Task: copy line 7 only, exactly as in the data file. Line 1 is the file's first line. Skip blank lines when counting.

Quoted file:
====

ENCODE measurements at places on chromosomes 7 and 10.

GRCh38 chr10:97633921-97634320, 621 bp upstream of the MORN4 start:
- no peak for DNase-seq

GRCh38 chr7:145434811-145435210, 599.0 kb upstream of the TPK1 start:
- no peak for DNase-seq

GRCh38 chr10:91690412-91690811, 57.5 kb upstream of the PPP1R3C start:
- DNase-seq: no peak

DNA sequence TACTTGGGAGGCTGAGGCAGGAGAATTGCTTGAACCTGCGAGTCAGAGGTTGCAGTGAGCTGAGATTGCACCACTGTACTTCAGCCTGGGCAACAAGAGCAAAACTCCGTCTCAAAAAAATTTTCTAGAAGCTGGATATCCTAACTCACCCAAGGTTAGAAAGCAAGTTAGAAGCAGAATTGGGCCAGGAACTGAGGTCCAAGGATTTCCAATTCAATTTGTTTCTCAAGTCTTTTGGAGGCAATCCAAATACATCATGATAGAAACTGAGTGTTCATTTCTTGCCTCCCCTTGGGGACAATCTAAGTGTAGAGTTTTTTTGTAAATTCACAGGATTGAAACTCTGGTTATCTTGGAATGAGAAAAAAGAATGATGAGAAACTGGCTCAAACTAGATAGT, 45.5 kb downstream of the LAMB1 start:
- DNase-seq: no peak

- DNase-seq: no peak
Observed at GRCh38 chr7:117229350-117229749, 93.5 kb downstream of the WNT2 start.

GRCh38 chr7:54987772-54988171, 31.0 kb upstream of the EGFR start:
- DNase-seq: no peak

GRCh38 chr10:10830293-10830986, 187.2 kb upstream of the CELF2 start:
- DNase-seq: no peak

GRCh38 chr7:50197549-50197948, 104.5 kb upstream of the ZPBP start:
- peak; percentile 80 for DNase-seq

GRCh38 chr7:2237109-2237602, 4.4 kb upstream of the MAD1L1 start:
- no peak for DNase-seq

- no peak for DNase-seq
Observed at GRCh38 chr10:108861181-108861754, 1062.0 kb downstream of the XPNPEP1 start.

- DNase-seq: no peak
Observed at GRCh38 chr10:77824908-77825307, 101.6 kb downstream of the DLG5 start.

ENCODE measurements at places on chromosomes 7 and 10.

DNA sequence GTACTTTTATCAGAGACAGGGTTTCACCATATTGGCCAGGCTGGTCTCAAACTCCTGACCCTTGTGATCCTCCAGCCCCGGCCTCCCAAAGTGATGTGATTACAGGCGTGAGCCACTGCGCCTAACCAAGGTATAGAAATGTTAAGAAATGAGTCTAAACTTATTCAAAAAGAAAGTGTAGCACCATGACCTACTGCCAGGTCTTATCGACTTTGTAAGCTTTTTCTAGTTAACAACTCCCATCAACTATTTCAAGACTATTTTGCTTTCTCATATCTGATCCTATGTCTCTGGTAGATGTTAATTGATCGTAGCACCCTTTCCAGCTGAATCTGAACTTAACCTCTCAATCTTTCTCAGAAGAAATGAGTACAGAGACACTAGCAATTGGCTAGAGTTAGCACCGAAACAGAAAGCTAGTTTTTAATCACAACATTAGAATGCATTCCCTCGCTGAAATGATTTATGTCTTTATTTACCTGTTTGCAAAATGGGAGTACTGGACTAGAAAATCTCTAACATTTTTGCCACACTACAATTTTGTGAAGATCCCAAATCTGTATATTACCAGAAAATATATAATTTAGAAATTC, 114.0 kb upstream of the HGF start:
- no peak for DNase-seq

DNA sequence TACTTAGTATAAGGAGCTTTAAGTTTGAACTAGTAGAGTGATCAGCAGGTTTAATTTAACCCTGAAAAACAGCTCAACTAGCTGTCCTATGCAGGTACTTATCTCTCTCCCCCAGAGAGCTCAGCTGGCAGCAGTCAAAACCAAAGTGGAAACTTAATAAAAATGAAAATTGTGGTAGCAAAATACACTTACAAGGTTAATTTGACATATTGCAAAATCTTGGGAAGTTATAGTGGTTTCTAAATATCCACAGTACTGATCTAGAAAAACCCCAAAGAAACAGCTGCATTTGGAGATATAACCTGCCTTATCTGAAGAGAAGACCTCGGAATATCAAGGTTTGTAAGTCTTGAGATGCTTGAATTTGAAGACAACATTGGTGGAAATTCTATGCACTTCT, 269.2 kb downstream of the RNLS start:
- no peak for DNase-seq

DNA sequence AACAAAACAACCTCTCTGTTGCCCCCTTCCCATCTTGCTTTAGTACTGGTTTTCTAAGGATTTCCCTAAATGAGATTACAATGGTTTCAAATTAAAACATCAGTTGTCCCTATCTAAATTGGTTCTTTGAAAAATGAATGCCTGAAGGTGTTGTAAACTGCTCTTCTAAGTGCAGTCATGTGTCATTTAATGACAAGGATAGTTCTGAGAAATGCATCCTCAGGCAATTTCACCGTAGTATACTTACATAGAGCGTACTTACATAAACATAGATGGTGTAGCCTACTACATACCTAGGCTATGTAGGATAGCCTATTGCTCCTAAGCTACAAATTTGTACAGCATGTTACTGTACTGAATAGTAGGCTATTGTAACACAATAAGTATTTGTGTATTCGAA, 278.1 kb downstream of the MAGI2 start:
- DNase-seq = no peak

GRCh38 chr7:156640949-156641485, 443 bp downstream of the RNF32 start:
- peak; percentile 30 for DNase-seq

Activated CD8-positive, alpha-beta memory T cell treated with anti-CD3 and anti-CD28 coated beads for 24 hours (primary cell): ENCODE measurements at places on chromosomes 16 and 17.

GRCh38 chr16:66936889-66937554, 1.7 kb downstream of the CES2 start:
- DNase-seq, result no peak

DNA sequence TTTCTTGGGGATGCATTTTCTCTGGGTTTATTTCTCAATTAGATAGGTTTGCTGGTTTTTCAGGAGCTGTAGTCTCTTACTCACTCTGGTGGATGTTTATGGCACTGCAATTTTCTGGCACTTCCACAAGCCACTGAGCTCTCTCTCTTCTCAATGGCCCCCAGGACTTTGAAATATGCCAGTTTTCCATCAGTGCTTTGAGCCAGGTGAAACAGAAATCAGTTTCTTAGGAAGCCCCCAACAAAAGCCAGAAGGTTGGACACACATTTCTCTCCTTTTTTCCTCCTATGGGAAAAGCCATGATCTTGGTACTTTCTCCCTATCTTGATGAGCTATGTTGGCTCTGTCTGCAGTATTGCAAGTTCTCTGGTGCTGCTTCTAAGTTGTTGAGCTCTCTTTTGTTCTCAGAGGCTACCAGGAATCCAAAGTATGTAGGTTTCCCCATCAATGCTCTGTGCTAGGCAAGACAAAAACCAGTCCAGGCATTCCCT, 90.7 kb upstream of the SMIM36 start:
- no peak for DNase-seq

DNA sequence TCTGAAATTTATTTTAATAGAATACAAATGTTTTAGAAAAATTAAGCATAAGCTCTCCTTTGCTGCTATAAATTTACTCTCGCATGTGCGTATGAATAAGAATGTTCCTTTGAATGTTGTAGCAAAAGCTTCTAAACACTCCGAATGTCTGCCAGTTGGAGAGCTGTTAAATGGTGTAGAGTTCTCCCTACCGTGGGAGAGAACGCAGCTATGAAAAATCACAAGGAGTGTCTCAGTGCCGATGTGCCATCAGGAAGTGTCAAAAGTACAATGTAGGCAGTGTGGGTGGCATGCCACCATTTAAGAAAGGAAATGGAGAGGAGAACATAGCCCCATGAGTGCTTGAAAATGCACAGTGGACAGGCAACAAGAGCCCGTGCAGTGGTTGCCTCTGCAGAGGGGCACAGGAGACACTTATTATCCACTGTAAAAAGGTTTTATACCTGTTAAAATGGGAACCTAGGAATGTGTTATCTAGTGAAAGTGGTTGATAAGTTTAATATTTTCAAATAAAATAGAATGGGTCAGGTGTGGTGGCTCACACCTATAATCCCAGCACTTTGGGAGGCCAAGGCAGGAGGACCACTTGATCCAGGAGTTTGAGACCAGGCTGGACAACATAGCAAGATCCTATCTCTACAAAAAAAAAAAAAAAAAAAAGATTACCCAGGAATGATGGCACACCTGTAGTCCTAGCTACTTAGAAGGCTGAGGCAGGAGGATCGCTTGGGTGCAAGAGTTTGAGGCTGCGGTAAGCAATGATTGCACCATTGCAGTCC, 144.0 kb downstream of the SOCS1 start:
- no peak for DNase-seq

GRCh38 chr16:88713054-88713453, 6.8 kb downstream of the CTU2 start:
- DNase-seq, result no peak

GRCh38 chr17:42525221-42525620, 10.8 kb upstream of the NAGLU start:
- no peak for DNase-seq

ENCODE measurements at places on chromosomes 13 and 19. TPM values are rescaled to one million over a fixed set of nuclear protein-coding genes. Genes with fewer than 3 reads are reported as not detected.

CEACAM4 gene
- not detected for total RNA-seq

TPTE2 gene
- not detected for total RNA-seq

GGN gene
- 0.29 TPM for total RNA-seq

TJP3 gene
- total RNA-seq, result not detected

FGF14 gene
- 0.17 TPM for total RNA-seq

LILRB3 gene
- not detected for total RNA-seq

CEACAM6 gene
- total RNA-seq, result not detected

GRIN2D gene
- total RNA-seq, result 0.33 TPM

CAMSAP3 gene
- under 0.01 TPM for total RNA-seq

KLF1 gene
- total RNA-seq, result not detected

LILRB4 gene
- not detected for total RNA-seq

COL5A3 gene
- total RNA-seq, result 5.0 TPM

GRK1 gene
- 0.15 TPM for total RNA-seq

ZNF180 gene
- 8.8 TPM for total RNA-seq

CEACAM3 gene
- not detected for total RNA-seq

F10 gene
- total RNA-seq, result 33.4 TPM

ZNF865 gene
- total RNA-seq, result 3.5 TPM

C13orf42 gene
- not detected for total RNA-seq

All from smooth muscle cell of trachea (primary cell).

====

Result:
- DNase-seq: no peak